Coffee County District Attorney Craig Northcott has made national headlines in recent weeks following the death of Channing Smith, a 16-year-old student in Manchester, Tennessee who took his own life after being outed as bisexual on social media, reports Out magazine.
Northcott will be tasked with determining whether the classmates that posted Smith’s private text messages — in which he engaged in an intimate conversation with another male student — will face prosecution for their roles in his death.
Complicating matters are remarks Northcott made in 2018 regarding LGBTQ+ equality. Speaking at a church seminar in Texas, he was asked whether he would prosecute a county clerk who refused to sign marriage certificates for same-sex couples in accordance with their religious beliefs (ala Kim Davis). He said he would not do so because he doesn’t believe same-sex marriages are valid, reports Out magazine.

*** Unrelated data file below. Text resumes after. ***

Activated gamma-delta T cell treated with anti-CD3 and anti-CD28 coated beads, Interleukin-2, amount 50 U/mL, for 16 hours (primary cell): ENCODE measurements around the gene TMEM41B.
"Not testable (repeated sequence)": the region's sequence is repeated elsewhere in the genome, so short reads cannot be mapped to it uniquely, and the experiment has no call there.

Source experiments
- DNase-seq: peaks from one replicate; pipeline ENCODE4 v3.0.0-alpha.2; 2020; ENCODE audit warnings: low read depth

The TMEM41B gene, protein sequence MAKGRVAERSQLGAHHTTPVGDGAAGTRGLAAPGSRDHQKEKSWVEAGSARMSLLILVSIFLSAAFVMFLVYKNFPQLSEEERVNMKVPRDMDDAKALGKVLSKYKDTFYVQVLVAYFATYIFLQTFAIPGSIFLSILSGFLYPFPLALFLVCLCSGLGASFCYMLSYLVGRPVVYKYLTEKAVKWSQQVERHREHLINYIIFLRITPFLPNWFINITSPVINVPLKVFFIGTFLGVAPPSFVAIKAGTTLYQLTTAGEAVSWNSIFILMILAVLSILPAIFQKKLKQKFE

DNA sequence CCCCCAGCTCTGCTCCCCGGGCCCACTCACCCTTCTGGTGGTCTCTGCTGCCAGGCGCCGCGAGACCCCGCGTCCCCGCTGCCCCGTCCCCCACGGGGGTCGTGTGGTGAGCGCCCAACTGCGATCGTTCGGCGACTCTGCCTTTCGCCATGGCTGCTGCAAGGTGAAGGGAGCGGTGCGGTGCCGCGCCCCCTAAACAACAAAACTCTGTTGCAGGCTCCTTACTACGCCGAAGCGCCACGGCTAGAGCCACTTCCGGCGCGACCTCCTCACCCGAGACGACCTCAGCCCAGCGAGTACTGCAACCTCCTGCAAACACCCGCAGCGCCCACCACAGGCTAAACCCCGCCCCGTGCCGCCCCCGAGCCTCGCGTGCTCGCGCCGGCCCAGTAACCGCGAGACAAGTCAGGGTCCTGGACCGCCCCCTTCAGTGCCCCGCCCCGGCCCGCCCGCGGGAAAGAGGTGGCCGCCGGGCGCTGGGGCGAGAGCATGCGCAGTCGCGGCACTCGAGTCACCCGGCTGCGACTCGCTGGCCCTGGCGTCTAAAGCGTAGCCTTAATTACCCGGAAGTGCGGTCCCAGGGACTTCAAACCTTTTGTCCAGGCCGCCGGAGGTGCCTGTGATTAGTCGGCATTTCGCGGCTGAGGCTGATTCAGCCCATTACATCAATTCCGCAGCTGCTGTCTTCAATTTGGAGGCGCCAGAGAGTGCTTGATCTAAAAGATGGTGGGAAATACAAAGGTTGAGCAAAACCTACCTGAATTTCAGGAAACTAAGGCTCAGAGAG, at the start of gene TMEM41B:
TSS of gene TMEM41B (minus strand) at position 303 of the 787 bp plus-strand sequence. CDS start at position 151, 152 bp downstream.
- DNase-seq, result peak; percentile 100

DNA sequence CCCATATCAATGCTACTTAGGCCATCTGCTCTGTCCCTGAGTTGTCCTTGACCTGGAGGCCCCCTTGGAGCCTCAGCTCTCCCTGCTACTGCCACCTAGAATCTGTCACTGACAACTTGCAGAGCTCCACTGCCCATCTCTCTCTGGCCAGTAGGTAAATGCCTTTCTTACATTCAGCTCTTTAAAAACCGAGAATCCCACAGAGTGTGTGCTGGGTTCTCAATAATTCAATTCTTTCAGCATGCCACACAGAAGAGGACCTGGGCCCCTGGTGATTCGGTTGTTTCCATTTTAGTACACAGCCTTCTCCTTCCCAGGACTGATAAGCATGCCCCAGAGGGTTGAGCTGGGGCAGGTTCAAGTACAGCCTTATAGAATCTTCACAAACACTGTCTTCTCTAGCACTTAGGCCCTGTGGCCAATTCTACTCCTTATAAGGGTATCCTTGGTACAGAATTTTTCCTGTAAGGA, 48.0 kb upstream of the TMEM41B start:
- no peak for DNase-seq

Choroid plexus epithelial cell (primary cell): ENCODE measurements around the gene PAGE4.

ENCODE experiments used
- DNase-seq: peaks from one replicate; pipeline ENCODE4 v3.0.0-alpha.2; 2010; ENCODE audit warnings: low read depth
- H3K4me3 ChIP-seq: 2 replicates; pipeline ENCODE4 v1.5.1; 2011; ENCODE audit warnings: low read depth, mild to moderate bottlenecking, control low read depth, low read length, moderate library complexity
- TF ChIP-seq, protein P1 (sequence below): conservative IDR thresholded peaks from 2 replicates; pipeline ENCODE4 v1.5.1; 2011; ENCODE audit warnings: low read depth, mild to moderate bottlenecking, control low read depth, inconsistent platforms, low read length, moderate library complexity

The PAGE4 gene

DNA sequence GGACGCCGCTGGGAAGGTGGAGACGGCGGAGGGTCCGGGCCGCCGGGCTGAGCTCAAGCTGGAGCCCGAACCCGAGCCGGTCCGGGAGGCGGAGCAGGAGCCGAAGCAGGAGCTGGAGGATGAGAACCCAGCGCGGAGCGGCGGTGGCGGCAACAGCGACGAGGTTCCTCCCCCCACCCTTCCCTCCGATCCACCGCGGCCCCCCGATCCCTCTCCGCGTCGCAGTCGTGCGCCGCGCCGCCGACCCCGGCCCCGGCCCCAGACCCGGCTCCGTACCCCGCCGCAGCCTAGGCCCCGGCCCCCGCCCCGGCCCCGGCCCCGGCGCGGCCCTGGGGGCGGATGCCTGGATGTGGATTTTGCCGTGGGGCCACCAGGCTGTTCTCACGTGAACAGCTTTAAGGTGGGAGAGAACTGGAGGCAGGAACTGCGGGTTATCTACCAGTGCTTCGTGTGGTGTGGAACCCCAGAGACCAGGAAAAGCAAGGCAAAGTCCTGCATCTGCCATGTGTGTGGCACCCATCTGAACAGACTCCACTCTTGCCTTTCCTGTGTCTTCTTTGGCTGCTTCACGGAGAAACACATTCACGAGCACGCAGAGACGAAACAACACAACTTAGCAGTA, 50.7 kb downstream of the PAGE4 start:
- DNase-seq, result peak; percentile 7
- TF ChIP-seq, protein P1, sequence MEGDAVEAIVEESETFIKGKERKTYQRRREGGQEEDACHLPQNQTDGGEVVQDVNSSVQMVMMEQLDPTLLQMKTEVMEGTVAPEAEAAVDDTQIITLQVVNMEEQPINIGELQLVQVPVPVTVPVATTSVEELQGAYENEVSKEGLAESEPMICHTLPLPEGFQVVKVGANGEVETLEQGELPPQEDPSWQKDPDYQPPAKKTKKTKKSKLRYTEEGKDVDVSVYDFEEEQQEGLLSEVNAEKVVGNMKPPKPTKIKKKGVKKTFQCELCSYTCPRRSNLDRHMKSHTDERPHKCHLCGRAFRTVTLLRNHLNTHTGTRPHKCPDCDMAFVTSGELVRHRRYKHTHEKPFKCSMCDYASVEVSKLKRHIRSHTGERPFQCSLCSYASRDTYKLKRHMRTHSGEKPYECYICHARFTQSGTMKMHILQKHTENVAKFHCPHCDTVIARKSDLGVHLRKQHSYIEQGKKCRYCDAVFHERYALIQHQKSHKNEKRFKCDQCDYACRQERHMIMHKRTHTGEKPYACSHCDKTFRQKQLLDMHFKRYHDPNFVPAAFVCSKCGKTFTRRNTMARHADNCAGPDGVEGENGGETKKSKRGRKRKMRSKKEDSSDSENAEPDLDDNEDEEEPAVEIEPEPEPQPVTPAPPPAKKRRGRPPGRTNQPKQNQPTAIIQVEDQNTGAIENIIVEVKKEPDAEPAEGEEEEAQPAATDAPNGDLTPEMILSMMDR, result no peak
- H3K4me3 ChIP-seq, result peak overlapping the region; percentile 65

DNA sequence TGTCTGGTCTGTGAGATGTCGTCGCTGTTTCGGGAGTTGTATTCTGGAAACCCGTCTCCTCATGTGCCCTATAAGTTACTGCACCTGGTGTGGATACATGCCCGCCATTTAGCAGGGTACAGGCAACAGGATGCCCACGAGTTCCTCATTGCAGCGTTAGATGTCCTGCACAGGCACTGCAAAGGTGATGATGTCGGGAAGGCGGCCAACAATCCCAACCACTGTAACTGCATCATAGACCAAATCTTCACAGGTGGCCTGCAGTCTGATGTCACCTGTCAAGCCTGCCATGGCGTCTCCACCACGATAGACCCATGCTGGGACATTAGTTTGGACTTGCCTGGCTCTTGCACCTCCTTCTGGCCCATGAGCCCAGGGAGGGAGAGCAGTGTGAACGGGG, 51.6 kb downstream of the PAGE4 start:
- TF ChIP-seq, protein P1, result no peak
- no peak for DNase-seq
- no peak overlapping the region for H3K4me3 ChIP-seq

Northcott went onto state that he doesn’t prosecute acts of domestic violence between couples of the same gender on similar grounds.
“[T]he reason that there’s enhanced punishment on domestic violence is to recognize and protect the sanctity of marriage,” the district attorney said, as Out has previously reported. “[…] There’s no marriage to protect.”
The LGBTQ+ advocacy group Lambda Legal was one of hundreds of nonprofit organizations, attorneys, and other concerned parties which called for an ethics investigation after Northcott’s remarks surfaced earlier this year. Calling his conduct “unethical” and “unprofessional,” more than 300 signatories called upon the Tennessee Board of Professional Responsibility to probe his actions at the “highest level of prosecutorial misconduct and abuse of discretion.”
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